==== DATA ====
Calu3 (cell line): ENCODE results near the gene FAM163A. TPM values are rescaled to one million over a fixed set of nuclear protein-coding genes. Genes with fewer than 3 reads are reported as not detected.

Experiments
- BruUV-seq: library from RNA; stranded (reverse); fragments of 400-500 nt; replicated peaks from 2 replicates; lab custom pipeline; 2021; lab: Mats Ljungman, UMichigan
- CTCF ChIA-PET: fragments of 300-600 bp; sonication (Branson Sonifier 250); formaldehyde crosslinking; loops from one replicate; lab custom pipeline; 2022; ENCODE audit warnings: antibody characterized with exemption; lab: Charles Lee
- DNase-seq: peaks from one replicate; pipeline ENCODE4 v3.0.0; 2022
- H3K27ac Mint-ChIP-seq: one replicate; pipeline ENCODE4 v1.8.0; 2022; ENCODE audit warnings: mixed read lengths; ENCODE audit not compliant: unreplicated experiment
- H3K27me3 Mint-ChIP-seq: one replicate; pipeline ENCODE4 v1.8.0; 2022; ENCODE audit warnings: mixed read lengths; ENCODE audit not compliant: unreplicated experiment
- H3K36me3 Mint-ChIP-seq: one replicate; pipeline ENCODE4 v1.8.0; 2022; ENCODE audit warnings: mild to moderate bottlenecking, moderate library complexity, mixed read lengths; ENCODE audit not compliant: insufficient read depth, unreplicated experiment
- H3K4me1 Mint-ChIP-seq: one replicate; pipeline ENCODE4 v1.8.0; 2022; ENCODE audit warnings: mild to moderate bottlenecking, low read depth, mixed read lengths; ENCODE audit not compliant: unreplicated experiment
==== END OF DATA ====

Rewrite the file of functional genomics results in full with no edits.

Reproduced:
Calu3 (cell line): ENCODE results near the gene FAM163A. TPM values are rescaled to one million over a fixed set of nuclear protein-coding genes. Genes with fewer than 3 reads are reported as not detected.

Experiments
- BruUV-seq: library from RNA; stranded (reverse); fragments of 400-500 nt; replicated peaks from 2 replicates; lab custom pipeline; 2021; lab: Mats Ljungman, UMichigan
- CTCF ChIA-PET: fragments of 300-600 bp; sonication (Branson Sonifier 250); formaldehyde crosslinking; loops from one replicate; lab custom pipeline; 2022; ENCODE audit warnings: antibody characterized with exemption; lab: Charles Lee
- DNase-seq: peaks from one replicate; pipeline ENCODE4 v3.0.0; 2022
- H3K27ac Mint-ChIP-seq: one replicate; pipeline ENCODE4 v1.8.0; 2022; ENCODE audit warnings: mixed read lengths; ENCODE audit not compliant: unreplicated experiment
- H3K27me3 Mint-ChIP-seq: one replicate; pipeline ENCODE4 v1.8.0; 2022; ENCODE audit warnings: mixed read lengths; ENCODE audit not compliant: unreplicated experiment
- H3K36me3 Mint-ChIP-seq: one replicate; pipeline ENCODE4 v1.8.0; 2022; ENCODE audit warnings: mild to moderate bottlenecking, moderate library complexity, mixed read lengths; ENCODE audit not compliant: insufficient read depth, unreplicated experiment
- H3K4me1 Mint-ChIP-seq: one replicate; pipeline ENCODE4 v1.8.0; 2022; ENCODE audit warnings: mild to moderate bottlenecking, low read depth, mixed read lengths; ENCODE audit not compliant: unreplicated experiment